This is one way to teach your dog to work at a distance from you with the help of a mouse pad target:

  • Click so that the dog gets interested in the target. The first few times you can click as soon as the dog approaches the target but the goal is that he should dab a paw on the target. You can play with the dog on the mouse pad as a reward and sometimes you can give the dog a lot of tidbits when he remains on the mouse pad.
  • When the dog is happy to be on the target and deliberately puts one or more paws on the mouse pad it is time to put the target a little bit away from you. You can either ask an assistant to help you or hold the dog in the collar yourself while you put the target as far away from you as possible and you can also throw a treat to the dog and while he eats it you can move the target.
  • Then you move the pad further and further away from you and the dog.
  • At the same time as you increase the distance between you and the target you can begin to ask the dog to do things when he dabs the pad. You can for instance, say “sit” and reward the dog on the pad when she sits on it. Begin with a short distance before you try to combine the cue with a distance further away.
  • When you have come this far, you can start using the target when you cast the dog. This means that you let your dog run towards the target but before he reaches it, you call the cue or blow the stop whistle.

Take the opportunity to ask your dog to do things whenever he is at a distance from you – it could be either on a walk or at home. If it is easy for the dog to do things at a distance from you in everyday life it won’t be a problem for her to do so during the gun dog training. A friend of mine taught her dog to work at a distance from her by putting a wire grid in the kitchen. The dog stood on one side of the grid and my friend on the other side. She moved slowly in to the living room and said, “sit”. After a while she could remove the grid and the dog stayed in the kitchen and sat down when she asked him to. That’s a good start!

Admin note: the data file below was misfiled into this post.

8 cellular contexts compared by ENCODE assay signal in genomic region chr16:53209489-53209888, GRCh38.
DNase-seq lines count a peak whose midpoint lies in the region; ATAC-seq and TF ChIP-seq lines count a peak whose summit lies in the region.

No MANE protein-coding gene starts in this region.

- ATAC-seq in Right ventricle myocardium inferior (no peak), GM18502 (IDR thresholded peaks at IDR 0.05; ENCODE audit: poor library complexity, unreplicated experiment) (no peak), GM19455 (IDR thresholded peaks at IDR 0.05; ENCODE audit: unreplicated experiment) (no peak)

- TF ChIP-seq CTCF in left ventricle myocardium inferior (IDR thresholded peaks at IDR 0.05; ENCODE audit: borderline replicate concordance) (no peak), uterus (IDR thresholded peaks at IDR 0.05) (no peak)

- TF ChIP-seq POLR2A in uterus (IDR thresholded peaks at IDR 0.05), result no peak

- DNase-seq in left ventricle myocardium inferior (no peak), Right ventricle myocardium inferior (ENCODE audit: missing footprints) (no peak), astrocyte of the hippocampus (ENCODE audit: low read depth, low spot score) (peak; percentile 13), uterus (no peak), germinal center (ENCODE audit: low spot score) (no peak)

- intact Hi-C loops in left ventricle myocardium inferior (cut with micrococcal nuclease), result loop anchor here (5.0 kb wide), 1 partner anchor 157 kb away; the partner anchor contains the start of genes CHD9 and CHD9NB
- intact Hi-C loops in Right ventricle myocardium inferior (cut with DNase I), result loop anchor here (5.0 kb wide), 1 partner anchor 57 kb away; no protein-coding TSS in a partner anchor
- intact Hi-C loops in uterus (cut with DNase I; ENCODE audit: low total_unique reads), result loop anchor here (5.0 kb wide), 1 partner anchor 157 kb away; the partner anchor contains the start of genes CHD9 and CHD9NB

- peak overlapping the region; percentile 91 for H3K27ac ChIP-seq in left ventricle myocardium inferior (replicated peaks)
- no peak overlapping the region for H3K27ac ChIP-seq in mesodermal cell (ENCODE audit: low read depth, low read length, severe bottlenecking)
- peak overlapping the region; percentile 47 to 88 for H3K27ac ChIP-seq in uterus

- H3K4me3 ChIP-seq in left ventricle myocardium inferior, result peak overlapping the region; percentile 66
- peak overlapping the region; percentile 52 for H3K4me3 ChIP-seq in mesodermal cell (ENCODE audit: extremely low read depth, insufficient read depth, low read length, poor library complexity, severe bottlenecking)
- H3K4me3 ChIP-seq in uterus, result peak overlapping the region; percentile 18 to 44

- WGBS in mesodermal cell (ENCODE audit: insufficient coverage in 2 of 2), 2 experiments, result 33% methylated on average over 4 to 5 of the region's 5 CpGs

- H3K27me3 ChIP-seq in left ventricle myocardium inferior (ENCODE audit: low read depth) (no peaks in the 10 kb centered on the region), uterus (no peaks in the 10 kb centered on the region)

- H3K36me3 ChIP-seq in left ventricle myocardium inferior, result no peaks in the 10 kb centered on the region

3 thoughts on “Working at a Distance from the Handler”

  1. Michael Brooks

    Hi Lena, very interesting post. I am perplexed about one thing in your account. Why do you emphasize that the dog should have swallowed the treat before giving another command? Why don’t you just give the new command as soon as the dog finds the treat? Are you pausing so that the dog will turn to face you? But if that is the case why are you also giving a verbal command. Wouldn’t the hand signal alone suffice?
    Regards Michael

  2. Hi! Thanks for commenting!
    I use to wait until the dog has swallowed the treat because I want her to be ready for my next “order”: When the dog is still chewing it could be harder for her to follow, in my experience. If I give the new command at the very second she finds the treat I think I´ll be a little mean to her – she is still occupied by finding and eating the treat. And I want her to succeed, therefor I don’t say it at the same time. But its about seconds of course. After a while you learn how your dog looks like when its “ready to go” and can do another repetition.
    The dog doesn’t necessarily need to be turned to me although in the beginning it could be easier for the dog. I prefer giving a verbal command and teach the dog to always listen to my voice or whistle because she will not alway see me. Very often when hunting she is behind a bush or in a thicket and she cannot see me at all. So for me the hand signal comes second. When its not about directions of course, then the hand signal is relevant. Hope I answered your questions good enough. 🙂

  3. Michael Brooks

    Thanks Lena for your patience and effort in answering the questions. I am now absolutely clear re your steps. Waiting for her to swallow the treat allows her to better focus on your next command. regards.Michael